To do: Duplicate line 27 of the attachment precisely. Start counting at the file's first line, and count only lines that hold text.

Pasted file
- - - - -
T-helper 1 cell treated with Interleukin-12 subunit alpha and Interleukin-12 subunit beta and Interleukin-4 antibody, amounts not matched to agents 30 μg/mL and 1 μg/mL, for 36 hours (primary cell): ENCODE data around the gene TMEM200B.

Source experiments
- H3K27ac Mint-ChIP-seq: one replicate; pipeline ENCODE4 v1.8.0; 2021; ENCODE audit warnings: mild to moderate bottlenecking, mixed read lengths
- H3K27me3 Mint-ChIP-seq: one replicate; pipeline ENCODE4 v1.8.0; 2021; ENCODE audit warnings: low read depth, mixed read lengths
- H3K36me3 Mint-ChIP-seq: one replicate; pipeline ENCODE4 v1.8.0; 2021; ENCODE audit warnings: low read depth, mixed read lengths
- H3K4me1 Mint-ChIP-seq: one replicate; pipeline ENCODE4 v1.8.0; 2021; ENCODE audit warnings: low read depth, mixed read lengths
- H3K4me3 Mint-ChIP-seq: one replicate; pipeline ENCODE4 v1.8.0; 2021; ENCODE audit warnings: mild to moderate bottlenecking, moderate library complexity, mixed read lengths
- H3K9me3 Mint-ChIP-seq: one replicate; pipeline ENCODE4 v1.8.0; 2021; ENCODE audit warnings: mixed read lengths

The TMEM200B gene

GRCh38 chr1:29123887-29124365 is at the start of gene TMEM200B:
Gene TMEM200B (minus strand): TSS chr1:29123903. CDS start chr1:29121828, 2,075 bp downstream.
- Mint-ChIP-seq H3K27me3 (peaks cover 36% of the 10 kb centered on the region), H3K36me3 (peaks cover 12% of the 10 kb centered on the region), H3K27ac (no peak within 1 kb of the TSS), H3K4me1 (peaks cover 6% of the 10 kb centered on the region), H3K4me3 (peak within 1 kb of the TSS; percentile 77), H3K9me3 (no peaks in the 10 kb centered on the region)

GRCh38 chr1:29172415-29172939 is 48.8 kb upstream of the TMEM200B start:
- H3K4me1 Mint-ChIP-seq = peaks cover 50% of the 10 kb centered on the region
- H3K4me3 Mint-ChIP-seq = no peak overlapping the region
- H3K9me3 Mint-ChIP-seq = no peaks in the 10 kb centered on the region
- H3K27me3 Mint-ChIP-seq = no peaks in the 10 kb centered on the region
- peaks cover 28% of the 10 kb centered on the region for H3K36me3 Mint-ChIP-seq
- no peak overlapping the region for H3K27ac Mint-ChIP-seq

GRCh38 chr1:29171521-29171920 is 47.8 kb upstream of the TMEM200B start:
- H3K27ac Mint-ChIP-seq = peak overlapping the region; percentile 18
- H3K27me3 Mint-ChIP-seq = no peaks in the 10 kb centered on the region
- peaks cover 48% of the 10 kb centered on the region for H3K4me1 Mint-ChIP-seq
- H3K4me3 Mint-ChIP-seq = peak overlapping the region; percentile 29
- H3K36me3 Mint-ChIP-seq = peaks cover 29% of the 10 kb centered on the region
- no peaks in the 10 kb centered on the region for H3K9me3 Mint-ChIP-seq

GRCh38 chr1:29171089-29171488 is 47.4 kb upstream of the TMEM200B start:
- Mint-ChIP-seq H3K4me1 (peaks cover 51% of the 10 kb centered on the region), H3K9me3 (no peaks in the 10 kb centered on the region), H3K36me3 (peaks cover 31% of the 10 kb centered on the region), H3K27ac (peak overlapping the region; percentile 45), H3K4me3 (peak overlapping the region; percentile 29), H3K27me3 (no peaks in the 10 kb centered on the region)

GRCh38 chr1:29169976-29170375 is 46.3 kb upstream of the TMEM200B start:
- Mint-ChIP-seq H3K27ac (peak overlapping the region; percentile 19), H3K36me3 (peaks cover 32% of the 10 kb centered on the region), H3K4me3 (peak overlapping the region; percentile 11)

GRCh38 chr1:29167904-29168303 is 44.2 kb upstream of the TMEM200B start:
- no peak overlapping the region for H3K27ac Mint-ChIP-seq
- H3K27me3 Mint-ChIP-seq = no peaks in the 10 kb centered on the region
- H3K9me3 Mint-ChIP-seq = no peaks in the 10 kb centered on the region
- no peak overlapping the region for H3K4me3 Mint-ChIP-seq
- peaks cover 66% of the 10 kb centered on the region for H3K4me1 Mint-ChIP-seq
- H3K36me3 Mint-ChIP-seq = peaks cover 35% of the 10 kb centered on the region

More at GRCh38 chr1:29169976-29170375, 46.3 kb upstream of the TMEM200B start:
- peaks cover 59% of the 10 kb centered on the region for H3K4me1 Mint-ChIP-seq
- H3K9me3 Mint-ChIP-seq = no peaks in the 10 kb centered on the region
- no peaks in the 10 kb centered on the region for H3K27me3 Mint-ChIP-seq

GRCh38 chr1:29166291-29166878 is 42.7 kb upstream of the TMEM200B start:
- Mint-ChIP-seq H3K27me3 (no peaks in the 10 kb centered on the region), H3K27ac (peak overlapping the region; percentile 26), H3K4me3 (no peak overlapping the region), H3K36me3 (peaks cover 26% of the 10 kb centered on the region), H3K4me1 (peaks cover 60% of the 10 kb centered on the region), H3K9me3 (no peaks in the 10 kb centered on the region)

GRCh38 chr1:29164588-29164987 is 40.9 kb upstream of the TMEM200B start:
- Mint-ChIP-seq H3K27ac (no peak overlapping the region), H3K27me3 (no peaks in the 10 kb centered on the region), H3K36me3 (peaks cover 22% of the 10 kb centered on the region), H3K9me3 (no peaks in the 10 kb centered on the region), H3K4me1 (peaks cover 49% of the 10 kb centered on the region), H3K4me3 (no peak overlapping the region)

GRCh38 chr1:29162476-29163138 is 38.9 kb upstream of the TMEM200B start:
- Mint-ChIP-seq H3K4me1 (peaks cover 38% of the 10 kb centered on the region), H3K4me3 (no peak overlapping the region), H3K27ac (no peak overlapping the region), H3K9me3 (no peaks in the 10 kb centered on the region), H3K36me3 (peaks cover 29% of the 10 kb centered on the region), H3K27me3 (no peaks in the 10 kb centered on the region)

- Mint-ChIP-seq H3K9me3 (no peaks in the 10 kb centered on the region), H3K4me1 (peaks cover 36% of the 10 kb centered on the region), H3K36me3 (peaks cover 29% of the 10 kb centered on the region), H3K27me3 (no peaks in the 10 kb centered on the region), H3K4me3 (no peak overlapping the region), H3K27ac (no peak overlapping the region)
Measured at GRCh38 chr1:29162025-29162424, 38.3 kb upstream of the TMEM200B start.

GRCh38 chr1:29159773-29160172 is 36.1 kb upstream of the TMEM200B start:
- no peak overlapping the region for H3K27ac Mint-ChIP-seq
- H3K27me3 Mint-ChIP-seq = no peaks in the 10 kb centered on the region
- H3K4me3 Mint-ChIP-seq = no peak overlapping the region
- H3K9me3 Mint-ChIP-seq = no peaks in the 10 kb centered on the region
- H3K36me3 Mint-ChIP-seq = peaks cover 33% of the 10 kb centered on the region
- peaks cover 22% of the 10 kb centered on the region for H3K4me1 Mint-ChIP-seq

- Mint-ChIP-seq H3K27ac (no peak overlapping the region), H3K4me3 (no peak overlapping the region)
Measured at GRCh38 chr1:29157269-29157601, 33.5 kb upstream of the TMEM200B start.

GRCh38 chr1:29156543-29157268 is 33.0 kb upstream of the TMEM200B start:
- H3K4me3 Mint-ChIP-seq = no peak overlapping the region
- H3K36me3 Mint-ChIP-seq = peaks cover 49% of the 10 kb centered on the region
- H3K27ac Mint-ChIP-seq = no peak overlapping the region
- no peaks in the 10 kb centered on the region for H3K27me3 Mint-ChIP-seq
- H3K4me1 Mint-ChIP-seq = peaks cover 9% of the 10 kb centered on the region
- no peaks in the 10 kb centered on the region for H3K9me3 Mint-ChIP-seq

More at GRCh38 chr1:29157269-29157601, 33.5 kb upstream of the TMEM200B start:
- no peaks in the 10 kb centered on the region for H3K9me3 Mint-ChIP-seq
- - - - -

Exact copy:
GRCh38 chr1:29171089-29171488 is 47.4 kb upstream of the TMEM200B start: